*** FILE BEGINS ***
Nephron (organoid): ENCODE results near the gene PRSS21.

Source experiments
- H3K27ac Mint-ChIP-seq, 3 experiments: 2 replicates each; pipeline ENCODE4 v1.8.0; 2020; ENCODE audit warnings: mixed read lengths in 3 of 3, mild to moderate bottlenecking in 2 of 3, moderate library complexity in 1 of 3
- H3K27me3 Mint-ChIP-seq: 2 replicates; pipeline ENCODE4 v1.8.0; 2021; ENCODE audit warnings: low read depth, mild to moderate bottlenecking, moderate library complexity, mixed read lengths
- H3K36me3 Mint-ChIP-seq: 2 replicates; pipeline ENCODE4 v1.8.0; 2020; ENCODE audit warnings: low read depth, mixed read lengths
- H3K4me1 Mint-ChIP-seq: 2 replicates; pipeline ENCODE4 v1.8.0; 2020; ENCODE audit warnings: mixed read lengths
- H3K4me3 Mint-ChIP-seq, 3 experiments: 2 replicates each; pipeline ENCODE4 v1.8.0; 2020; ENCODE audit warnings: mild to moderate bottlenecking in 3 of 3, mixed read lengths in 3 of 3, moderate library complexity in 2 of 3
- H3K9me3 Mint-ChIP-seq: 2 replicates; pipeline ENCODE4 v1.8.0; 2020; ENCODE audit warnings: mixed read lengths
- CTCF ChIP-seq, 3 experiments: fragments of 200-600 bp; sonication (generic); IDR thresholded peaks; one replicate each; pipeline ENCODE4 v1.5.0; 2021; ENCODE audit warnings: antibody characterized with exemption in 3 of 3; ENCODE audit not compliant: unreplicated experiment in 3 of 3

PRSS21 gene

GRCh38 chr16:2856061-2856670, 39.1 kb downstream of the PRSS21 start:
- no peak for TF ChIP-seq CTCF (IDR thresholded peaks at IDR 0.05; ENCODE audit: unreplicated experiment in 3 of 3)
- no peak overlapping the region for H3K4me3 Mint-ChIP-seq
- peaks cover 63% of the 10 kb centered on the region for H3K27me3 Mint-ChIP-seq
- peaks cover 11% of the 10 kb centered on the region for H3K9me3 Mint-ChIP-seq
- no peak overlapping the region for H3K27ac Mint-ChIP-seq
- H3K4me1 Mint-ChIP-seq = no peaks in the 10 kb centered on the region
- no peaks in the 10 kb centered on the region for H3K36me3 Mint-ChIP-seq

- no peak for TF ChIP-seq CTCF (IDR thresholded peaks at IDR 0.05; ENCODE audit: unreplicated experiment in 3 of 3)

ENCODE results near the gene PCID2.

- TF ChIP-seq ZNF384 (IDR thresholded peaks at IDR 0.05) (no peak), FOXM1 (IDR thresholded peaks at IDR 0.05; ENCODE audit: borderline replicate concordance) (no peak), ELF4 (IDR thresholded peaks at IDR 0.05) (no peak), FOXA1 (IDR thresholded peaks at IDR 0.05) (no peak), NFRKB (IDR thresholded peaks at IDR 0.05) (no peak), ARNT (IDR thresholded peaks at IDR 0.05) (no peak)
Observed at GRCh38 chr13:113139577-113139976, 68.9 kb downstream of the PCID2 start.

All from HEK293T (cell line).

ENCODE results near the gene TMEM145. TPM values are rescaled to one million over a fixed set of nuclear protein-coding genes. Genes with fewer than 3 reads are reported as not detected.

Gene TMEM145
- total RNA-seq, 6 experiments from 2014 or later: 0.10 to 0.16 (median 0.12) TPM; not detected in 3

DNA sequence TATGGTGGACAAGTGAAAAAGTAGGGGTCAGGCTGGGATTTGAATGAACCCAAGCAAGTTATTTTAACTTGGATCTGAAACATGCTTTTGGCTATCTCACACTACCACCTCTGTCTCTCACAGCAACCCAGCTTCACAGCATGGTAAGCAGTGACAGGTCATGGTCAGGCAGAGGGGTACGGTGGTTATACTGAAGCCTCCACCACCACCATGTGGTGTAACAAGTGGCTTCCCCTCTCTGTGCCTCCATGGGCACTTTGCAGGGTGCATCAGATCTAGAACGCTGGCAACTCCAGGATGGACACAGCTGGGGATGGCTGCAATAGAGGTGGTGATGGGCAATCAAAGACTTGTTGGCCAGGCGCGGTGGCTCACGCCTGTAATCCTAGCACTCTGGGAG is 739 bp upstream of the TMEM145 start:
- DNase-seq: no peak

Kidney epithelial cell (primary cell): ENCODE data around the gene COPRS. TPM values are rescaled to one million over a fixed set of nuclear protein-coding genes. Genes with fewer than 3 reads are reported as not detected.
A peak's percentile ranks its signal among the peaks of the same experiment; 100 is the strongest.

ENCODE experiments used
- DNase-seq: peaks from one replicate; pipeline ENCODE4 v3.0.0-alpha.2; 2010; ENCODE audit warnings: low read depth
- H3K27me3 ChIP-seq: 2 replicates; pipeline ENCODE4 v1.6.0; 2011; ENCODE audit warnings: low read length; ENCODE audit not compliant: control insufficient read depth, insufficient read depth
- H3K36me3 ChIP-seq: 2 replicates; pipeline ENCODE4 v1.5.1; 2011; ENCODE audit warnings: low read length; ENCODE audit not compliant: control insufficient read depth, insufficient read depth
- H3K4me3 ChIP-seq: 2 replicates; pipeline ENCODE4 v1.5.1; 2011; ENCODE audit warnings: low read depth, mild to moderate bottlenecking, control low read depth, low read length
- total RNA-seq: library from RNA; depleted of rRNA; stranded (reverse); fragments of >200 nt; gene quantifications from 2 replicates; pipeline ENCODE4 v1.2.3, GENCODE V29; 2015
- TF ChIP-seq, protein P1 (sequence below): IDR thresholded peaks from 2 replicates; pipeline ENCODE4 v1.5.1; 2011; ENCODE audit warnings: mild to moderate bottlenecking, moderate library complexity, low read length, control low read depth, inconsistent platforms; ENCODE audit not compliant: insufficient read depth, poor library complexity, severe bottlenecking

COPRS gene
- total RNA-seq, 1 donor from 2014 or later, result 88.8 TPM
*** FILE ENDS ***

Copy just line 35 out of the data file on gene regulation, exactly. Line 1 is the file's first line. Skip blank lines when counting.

- H3K4me3 ChIP-seq: 2 replicates; pipeline ENCODE4 v1.5.1; 2011; ENCODE audit warnings: low read depth, mild to moderate bottlenecking, control low read depth, low read length